City enforces 'No Parking' along Ocean Boulevard in Golden Mile -, Myrtle Beach/Florence SC, Weather

City enforces 'No Parking' along Ocean Boulevard in Golden Mile area

Parking along Myrtle Beach's "Golden Mile" is now prohibited. (Source: WMBF News) Parking along Myrtle Beach's "Golden Mile" is now prohibited. (Source: WMBF News)

MYRTLE BEACH, SC (WMBF) - The city of Myrtle Beach has modified parking plans along the "Golden Mile," now making it illegal to park along Ocean Boulevard in that area. 

According to Mark Kruea, Myrtle Beach spokesperson, the east side of Ocean Boulevard north of 31st Avenue North is now 'no parking.'

"Previously, this area had been signed 'decal parking only' as part of the city’s efforts to protect the neighborhoods from the influx of summertime parking," said Kruea. 

Kruea added with this new change to the parking plan, warning tickets will be issued for the newly-marked “no parking” area for the next week.

The change to “no parking” eliminates approximately 60 spaces. Kruea said a few spaces near the Gardens by the Sea Park will now be paid parking. 

Myrtle Beach City Councilman Wayne Gray said the city's manager, John Pedersen, made the decision to change the area to no parking. He added that allowing only city residents to park in those spaces was not equitable access to both local and county residents.

Gray said, to make it fair, parking in that area has been eliminated all together.  

Horry County officials were questioning whether the city's new parking rules violated the contract with the U.S Army Corps of Engineers that allots spending taxpayer dollars on sand renourishment projects. 

Kruea could not confirm the parking changes were a direct result of the contract.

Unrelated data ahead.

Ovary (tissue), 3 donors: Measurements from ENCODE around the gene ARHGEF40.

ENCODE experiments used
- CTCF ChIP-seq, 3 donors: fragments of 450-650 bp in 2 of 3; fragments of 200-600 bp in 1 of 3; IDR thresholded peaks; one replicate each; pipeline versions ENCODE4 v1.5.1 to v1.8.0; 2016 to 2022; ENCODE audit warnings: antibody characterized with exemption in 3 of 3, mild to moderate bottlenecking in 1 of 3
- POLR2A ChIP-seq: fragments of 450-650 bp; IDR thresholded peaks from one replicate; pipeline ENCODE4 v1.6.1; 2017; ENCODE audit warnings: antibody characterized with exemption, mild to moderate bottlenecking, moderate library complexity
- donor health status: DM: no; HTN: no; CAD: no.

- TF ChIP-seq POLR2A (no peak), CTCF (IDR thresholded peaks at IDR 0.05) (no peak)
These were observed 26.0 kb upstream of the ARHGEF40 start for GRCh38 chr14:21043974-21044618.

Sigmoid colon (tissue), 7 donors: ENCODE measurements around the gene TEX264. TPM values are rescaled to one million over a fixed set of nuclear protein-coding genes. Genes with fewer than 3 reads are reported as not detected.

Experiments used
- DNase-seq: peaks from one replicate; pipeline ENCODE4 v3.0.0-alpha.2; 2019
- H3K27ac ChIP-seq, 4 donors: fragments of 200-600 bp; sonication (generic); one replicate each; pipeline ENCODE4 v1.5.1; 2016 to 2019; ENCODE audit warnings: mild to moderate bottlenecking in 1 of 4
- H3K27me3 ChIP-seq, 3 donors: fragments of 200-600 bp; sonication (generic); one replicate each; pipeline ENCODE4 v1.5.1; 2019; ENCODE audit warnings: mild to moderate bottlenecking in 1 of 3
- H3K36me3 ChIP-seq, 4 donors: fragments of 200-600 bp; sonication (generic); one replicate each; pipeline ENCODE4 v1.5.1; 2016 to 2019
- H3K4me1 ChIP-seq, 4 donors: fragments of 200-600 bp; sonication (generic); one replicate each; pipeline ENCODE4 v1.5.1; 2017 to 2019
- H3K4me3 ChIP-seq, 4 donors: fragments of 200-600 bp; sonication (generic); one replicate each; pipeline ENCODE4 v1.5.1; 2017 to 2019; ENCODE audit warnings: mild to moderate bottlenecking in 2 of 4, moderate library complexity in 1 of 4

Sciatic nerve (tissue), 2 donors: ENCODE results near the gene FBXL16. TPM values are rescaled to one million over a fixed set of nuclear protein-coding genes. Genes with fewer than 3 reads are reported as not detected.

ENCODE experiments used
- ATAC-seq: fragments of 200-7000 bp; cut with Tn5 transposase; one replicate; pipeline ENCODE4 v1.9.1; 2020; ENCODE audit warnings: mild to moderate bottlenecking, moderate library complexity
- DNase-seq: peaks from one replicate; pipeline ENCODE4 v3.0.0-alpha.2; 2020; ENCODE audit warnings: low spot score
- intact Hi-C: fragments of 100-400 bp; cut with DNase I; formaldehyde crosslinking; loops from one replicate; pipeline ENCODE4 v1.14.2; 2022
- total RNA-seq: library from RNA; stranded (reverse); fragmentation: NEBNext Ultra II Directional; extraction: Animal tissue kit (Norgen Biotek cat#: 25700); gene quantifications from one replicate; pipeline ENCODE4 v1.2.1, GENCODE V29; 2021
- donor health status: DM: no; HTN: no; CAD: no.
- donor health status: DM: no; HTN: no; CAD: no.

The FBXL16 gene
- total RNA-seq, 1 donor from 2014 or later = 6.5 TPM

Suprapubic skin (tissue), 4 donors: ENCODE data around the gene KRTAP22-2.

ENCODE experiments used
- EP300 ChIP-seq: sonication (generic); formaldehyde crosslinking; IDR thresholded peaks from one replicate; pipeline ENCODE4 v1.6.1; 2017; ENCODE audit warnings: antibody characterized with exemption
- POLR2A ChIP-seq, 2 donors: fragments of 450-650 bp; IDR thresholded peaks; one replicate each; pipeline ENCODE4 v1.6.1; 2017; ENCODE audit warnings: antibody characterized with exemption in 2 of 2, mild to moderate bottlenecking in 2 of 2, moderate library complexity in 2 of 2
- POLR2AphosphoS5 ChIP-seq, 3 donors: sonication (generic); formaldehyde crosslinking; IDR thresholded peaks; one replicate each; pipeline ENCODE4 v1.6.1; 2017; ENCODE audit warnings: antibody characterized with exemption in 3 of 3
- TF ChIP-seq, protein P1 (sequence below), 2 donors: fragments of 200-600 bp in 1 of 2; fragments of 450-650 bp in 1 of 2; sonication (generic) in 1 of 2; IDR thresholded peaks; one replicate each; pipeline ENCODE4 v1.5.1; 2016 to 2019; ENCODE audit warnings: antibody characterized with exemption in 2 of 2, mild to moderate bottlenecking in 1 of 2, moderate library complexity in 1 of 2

"From the beginning, all the parking plans would be subject to review and revision," he said.

The U.S. Army Corps of Engineers, Charleston district, said it reviewed the recent changes to the city of Myrtle Beach’s parking rules and determined they do not violate the project cooperative agreement in place for beach nourishment.

Sean McBride, Public Affairs Specialist, for the U.S. Army Corps of Engineers, Charleston District, issued the following statement:  "

Upon review, the Charleston District has determined that everyone, both City of Myrtle Beach residents and non-residents, are being consistently charged for parking and, therefore, there is no violation of the agreement. The specifics of how those charges are incurred, whether through taxes to residents or fees to non-residents, are a decision up to the City of Myrtle Beach and all questions about those charges should be directed to them. The non-federal sponsor (the City of Myrtle Beach) is allowed to charge reasonable beach recreation use fees to offset its share of the project costs. Normal charges made by a municipality for use of facilities, such as parking areas, are not considered a charge for the use of the federal beach project, as long as they are commensurate with the value of the service they provide and return only a reasonable profit. Fees for such services must be applied uniformly to all parties concerned and not as a prerequisite to beach use. As all parties, both residents and non-residents, are being charged for parking, and the charge is not a prerequisite for beach use, such charges do not violate the agreement. Additionally, restricting access to parking in some areas is not prohibited by the project cooperative agreement as long as reasonable parking is available to the general public. The agreement does not restrict the City of Myrtle Beach from declaring certain areas for “residents only” as long as beach parking is available to the general public elsewhere. In order to ensure this, the City of Myrtle Beach can, and does, provide public transportation facilities and shuttle buses as a substitute or complement to parking facilities. Further, the City of Myrtle Beach provides more than 40 public beach access points, which provide adequate access for the general public to the beach. As of March 29, 2016, more than $24 million in federal funding has been spent on initial construction, periodic nourishment and hurricane emergency rehabilitation on this stretch of Myrtle Beach under the beach nourishment agreement with the City. Myrtle Beach is one of several beaches throughout the state that receives periodic beach nourishment through agreements with the Charleston District."

Gray said council will be asked to affirm the changes at Tuesday's city council meeting. 

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